Menu Close

Beware of Charity Watchdog Groups and the Paradox of Shortsightedness


I never paid much attention to charity watchdog groups like Charity Navigator until reading a recent article in the Chronicle of Philanthropy entitled “Charity Watchdogs Scoff at Direct Marketers’ Self-Reporting Effort” (August 4, 2014). While I could go on for pages about the flaws and weaknesses of these rating groups, as many have, I will instead focus on two statements made by Charity Navigator officials that shine a light on the one-dimensional thinking they seem to be exhibiting.

In the article, scoffing at the notion of nonprofits reporting on themselves, Sandra Miniutti, vice president of marketing at Charity Navigator says in referring to the Direct Marketing Association’s accountability dashboard, “There’s no independent scrutiny or analysis which would provide a benefit to a donor.” “It appears to be no different than when charities publish their own pie charts and annual reports showing donors their best attributes.”

Ms. Mimiutte does not seem to realize that the very 990’s her organization relies on to make its rating is self reported data from nonprofits. Anyone who has spent time scrutinizing 990’s quickly realizes the wide variability nonprofits use to state program, management and fundraising expenses, and even the amount of reported contribution. In the following example, the Midwest Food Bank reports revenues of nearly $48 million and reports $43,000 in fundraising expenses. These numbers defy credibility and yet the food bank earns the top 4-star rating. Anyone who knows food banking knows that a large portion of the $48 million represents the value of contributed food, and the value assigned to a pound of food varies across the country. I am not questioning the value of the Midwest Food Bank, but this one example illustrates the naivety of these “watchdogs”. See The Myth of Advancement Benchmarks.

Financial Performance Metrics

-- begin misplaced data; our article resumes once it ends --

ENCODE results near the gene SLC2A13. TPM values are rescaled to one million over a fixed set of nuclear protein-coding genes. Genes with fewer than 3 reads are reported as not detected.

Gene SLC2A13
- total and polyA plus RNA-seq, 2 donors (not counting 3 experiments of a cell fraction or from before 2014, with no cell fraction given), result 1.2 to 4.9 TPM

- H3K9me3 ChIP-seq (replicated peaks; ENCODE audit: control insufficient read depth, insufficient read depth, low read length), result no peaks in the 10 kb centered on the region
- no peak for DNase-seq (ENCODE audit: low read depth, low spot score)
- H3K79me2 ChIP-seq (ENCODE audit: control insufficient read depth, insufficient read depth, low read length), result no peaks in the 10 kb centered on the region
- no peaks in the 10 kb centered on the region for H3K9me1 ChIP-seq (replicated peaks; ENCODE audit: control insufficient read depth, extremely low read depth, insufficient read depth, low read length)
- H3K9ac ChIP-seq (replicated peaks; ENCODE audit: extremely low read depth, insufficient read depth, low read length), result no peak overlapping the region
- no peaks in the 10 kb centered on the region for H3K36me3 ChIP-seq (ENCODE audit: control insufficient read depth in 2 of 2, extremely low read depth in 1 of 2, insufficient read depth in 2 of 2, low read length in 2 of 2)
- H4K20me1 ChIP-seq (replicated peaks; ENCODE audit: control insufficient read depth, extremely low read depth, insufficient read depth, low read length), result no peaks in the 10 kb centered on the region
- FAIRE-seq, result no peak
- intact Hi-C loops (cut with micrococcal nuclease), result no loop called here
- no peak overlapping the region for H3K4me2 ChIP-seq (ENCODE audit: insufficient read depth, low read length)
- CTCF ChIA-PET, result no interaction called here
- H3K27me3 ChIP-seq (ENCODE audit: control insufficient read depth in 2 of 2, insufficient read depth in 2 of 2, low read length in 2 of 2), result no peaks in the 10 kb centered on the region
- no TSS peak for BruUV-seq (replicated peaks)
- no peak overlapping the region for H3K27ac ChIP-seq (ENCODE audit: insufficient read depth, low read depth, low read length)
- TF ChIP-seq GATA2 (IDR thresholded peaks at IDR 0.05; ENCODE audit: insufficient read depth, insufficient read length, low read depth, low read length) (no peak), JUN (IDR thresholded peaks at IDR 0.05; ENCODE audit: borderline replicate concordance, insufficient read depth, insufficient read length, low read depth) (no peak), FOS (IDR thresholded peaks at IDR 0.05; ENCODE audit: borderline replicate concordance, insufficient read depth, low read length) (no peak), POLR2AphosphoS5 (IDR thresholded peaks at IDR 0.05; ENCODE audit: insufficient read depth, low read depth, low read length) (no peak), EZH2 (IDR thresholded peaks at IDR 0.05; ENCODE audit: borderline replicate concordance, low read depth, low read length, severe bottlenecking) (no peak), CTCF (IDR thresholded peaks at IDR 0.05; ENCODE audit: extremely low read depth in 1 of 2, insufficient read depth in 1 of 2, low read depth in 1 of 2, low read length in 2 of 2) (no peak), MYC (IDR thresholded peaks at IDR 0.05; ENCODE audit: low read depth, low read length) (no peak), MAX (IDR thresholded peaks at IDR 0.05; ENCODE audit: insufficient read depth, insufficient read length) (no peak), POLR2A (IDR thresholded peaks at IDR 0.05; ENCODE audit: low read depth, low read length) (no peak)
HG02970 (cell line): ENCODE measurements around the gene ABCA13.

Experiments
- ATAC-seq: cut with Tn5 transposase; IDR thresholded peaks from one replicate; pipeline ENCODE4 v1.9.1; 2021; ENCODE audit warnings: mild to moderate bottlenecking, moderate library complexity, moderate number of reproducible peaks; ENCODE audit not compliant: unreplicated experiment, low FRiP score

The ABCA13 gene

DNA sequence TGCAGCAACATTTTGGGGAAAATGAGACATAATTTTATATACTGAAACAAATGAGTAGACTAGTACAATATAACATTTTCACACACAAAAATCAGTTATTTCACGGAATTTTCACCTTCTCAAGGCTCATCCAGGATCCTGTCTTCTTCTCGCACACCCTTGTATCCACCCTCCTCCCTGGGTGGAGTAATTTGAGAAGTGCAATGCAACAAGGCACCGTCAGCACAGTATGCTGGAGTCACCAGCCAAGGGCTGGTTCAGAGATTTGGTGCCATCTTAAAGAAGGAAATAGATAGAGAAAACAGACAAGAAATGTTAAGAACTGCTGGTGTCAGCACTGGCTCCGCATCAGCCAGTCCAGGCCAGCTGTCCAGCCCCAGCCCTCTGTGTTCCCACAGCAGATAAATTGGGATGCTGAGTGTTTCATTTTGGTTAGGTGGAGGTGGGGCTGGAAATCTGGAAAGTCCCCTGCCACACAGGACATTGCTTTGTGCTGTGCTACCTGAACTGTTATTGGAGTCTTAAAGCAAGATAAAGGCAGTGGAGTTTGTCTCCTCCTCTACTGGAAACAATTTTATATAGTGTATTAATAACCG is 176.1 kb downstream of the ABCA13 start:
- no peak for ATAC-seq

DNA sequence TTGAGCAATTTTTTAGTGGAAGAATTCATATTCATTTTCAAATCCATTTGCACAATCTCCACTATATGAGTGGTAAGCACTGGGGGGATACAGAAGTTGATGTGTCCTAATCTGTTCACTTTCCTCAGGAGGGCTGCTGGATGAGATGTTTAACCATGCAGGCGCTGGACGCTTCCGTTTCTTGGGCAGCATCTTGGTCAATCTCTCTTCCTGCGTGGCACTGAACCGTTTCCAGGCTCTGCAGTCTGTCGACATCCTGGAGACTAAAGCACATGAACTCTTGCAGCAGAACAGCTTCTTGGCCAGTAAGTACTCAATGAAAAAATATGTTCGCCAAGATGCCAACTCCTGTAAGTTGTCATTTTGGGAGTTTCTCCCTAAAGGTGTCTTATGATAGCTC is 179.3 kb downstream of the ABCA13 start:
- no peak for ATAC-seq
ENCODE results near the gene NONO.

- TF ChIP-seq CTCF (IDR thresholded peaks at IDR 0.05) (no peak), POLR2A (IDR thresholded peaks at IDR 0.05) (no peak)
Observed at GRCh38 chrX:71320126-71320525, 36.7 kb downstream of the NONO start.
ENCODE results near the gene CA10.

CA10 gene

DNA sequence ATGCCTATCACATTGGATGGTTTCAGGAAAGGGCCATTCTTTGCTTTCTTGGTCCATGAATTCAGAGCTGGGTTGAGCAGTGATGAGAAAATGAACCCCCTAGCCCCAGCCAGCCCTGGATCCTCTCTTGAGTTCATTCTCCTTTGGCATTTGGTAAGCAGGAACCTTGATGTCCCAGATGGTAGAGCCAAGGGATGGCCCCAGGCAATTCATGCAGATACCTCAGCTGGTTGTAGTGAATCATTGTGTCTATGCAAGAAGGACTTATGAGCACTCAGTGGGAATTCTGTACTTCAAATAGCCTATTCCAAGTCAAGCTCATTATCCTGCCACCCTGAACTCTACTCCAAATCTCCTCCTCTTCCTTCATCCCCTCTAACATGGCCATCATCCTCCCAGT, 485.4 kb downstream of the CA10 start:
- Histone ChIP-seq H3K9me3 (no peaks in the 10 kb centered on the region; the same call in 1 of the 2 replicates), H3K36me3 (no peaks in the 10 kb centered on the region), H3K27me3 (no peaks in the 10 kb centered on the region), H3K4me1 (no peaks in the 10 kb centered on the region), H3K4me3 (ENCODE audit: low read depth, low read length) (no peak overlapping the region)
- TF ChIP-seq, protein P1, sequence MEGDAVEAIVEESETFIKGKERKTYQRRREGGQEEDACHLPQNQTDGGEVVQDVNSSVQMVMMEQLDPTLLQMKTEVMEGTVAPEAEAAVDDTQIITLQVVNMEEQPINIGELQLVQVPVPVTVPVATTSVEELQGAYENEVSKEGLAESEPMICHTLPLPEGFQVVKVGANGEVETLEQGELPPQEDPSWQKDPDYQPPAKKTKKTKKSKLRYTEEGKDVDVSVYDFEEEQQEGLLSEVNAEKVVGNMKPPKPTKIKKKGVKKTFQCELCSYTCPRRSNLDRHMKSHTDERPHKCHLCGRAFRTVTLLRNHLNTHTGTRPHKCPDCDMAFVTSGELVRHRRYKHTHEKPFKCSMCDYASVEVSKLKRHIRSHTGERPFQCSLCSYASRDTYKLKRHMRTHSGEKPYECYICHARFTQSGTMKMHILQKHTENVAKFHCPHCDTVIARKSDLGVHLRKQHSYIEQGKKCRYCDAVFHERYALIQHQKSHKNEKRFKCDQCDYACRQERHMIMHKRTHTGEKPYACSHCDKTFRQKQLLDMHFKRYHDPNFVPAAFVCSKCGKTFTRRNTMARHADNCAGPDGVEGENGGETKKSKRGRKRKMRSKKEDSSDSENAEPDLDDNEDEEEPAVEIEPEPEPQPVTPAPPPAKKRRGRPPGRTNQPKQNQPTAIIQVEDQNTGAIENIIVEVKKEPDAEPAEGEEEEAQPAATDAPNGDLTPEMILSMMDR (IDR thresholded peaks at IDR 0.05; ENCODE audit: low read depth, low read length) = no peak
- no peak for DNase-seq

Program Expenses
(Percent of the charity’s budget spent on the programs
and services it delivers)
Contributions, Gifts & Grants
Federated Campaigns
Membership Dues
Fundraising Events
Related Organizations
Government Grants
Total Contributions
Program Service Revenue
Excess (or Deficit) for the year
Perhaps Charity Navigator should revisit its rating formula it seems proud to highlight:
Although the calculation used to determine the overall score is complex, the rating table used for Financial Health, Accountability & Transparency and the Overall Rating is the same as illustrated below.

In another portion of the article, Daniel Borochoff, president of CharityWatch, marks down charities for high fundraising costs, citing listing the number of donors by charities is “not meaningful” since it says nothing about the quality of donors—for example, whether they gave a small or large amount or will continue to give.

This statement tells me that Mr. Borchoff has a fundamental lack of understanding of how fundraising works. It is true that some organizations spend a lot of money on donor acquisition that attracts small dollar donors who may not stay on the file for long. But, what Mr. Borchoff seems to not understand, it is from these donors that arise major and estate gift donors. These small donors are the feeder of the major donor pipeline and represent 95% of the estate donors most organizations enjoy. How about measuring if organizations have an apparatus for identifying and stepping up direct mail donors?

In addition to these important failings of understanding of the fundraising business, the rating systems also do not allow for good business practices where near-term investments are done for long-term payoff.
The paradox is that a short term investment in fundraising, in order to build capacity, will surely negatively skew evaluation ratios and therefore the rating, and yet is a responsible thing to do to address long term objectives. Heavy investment in direct mail and acquisition in the short term is expensive, but in the long term represents a potential payoff of 300-500% of the initial investment per new donor acquired. The NPO will be penalized with a rating downgrade for investing in the future.

In another example, campaign fundraising for restricted purposes will improve the ratios with a short term improvement in ROI but could mask underlying weakness in generating unrestricted funds that are used for programs, paying fundraising expenses and overall financial stability post campaign.

Throughout this discourse you will notice that the organization’s mission is not mentioned or part of the calculus. I will leave this matter to another day.

Your takes:

1. At most, take the ratings of charity watchdogs as just one data point in your evaluation.

2. Speak with your donors about the shortcomings of these ratings and stress your organization’s strengths and mission.

3. Beware of the use of simple formulas for complex challenges.


For more information about Copley Raff and its spectrum of consulting services, please see Follow CRI on Twitter @copleyraff.